The first known targeted assassination using a drone took place in Yemen on November 3, 2002. The drone launched a hellfire missile that struck a Land Cruiser carrying six suspected members of al-Qaeda, including Sinan al-Harithi, thought to have been involved in the bombing of the USS Cole, and a naturalized U.S. citizen named Abu Ahmad al-Hijazi (BBC, November 5, 2002). From 2002 to 2011, there were an estimated 25 attacks on targets in Yemen by U.S. operated drones, although all but the attack on al-Harithi occurred after 2009.
President Barack Obama’s administration, far more than his predecessor, fully embraced drone-based targeted assassinations and “signature strikes.” Obama’s administration oversaw a marked increase in the number of drone strikes in Yemen from 2012 onward. Since 2012, the United States has carried out at least a 118 drone attacks on individuals and groups in Yemen.
With the advent of the Saudi- and United Arab Emirates (UAE)-backed war in Yemen, al-Qaeda in the Arabian Peninsula (AQAP) has considerably expanded its operations. Rarely targeted by Saudi forces, it is now flush with cash, recruits and weapons, thanks to the fracturing of the Yemeni armed forces and the absence, especially in the south, of a functioning national government.
While AQAP has benefited from Yemen’s multi-actor civil war, it also has benefited significantly from the U.S.-led drone war. Apart from a brief period between 2012 and 2014 when it found itself under pressure from tribal militias, the Yemeni armed forces and Houthi rebels, AQAP continued to expand despite the Obama administration’s campaign of drone strikes. Rather than having a negative impact on AQAP, the drone strikes in fact aided its recruitment efforts and, critically, have acted as a powerful catalyst for the evolution of the organization.
Watchtowers of the Skies
The insect-like hum of the engines of Predator and Reaper drones is often heard in rural Yemen, especially in the south, where AQAP has long maintained its strongholds. The incessant buzz of their engines, and the occasional glint of a drone banking in the sky, are reminders to Yemenis that a strike could come at any time. Yemenis are well aware that the drones are watching them, beaming their images back to places like Creech Air Force base in Nevada, where some of the drones are piloted by men sitting in converted shipping containers.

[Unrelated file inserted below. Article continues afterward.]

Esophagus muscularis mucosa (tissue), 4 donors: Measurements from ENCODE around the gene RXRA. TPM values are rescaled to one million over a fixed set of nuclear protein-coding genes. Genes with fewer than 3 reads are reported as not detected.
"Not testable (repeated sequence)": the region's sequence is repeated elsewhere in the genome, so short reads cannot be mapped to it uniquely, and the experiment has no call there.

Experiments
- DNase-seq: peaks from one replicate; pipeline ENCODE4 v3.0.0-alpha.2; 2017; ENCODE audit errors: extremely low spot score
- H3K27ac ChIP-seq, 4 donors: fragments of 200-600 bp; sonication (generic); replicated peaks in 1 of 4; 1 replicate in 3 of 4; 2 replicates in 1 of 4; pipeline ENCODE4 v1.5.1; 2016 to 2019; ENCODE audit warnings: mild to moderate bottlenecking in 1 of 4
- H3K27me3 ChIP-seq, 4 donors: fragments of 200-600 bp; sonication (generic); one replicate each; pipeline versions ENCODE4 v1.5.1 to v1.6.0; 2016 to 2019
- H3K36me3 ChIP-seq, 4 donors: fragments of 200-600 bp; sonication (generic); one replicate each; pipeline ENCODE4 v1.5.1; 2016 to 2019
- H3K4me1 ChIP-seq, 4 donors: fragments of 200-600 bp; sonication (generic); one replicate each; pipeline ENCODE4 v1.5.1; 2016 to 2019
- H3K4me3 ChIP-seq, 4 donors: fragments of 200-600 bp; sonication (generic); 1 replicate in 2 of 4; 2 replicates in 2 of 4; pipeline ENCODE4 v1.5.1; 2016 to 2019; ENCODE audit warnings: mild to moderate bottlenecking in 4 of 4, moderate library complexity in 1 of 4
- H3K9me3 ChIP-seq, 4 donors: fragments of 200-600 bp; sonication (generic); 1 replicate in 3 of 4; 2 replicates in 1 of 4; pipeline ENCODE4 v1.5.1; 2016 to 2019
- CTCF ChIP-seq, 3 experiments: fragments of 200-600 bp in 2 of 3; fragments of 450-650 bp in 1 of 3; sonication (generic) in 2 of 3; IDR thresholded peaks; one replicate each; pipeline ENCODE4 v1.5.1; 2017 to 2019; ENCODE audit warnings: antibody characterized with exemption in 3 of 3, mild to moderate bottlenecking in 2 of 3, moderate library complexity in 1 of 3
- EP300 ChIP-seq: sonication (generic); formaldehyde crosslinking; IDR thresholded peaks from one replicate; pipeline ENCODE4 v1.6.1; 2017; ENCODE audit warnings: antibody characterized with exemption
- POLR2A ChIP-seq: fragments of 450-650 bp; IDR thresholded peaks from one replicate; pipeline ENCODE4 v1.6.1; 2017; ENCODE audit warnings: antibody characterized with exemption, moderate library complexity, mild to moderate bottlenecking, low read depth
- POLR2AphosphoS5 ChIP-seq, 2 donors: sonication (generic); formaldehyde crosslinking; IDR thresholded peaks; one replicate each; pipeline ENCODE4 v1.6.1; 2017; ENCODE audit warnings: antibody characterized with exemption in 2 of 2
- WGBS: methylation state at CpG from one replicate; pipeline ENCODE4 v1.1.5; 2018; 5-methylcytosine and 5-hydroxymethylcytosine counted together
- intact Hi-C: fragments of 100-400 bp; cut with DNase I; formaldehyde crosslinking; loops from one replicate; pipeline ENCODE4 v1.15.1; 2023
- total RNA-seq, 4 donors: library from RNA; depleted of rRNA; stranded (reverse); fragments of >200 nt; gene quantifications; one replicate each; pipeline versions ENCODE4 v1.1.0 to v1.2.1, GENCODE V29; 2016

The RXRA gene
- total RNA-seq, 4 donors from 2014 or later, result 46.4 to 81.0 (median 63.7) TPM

Most Yemenis — with the exception of Yemen’s president in exile, who praised the use drones and was vehemently condemned for doing so — regard them as the weapon of cowards (Yemen Times, October 10, 2013). The men who operate the drones are invulnerable, immune from harm. Many Yemenis know that the drones’ infrared cameras can see through the walls of their homes and that the most private moments of their lives can be watched by men and women thousands of miles away. To say that this breeds resentment is an understatement.
The presence of drones in the skies above Yemen is a kind of psychological warfare. Much has been written about the psychological effects of drones on the communities that they patrol.  As Gregoire Chamayou, author of A Theory of the Drone, argues, drones “amount to a psychic imprisonment within a perimeter no longer defined by bars, barriers and walls, but by the endless circling of flying watchtowers above.”  When torture is used — and the use of drones could potentially be viewed as a kind of low-grade torture on a mass scale — it is all but certain that some of those tortured will break but still others will remain defiant, determined to exact revenge.
The word “thar” is often heard in Yemen. It is most often used to describe the need, indeed the demand, for revenge for a relative or tribe member who is unjustly killed. Thar is a powerful force within Yemeni culture, and it is a force that AQAP has harnessed. 
On December 12, 2013, four hellfire missiles were fired at a wedding convoy just outside of Radaa in southern Yemen (al-Jazeera, December 14, 2013). At least twelve civilians were killed in the strike. Internal investigations carried out by the U.S. government concluded that all of those killed were members of al-Qaeda. Details of this report were never released. The family members of those killed, who were later paid some compensation for their losses, dispute that finding.
The government has a policy of counting all military age males killed in a “strike zone” as enemy combatants unless they are posthumously proved to be innocent.   This policy artificially reduces or eliminates the possibility of civilian deaths, at least in the case of military aged males.
Such a fluid and flawed understanding of who belongs to al-Qaeda has helped AQAP’s recruitment efforts. These are two-pronged: first AQAP argues that the United States and its drones do not differentiate between those who belong to the organization and those who do not. Thus, they might as well join AQAP, the only group that is dedicated to fighting the Americans and their drones. Second, AQAP — which has to a great degree indigenized itself and is trying to weave itself into Yemen’s tribal fabric — offers men the opportunity to exact vengeance, to in effect achieve thar.
AQAP has in many respects de-prioritized the importance of members’ and operatives’ strict adherence to its radical understanding of Islam. This is particularly so at the lower and middle levels of the organization. It is often the desire for thar that binds men together rather than an acceptance of AQAP’s militant Salafist beliefs.
AQAP has cleverly used the impotence that many Yemeni men feel in the face of a largely untouchable opponent to bolster its efforts to recruit men to the growing ranks of its fighters. While the use of drones has aided AQAP’s recruitment efforts, this is only one of the ways in which the use of drones has strengthened AQAP.
A Powerful Catalyst
In his book Brave New War: The Next Stage of Terrorism and the End of Globalization, author John Robb argues persuasively that insurgent groups possess many advantages over the forces of a nation state.  Among these is their organizational structure, which increasingly mirrors an open source community network. Such a structure allows a group to rapidly modify its strategies, quickly develop and test new tactics and, in short, to evolve in a more dynamic manner than the rigidly hierarchical forces fielded by nation states.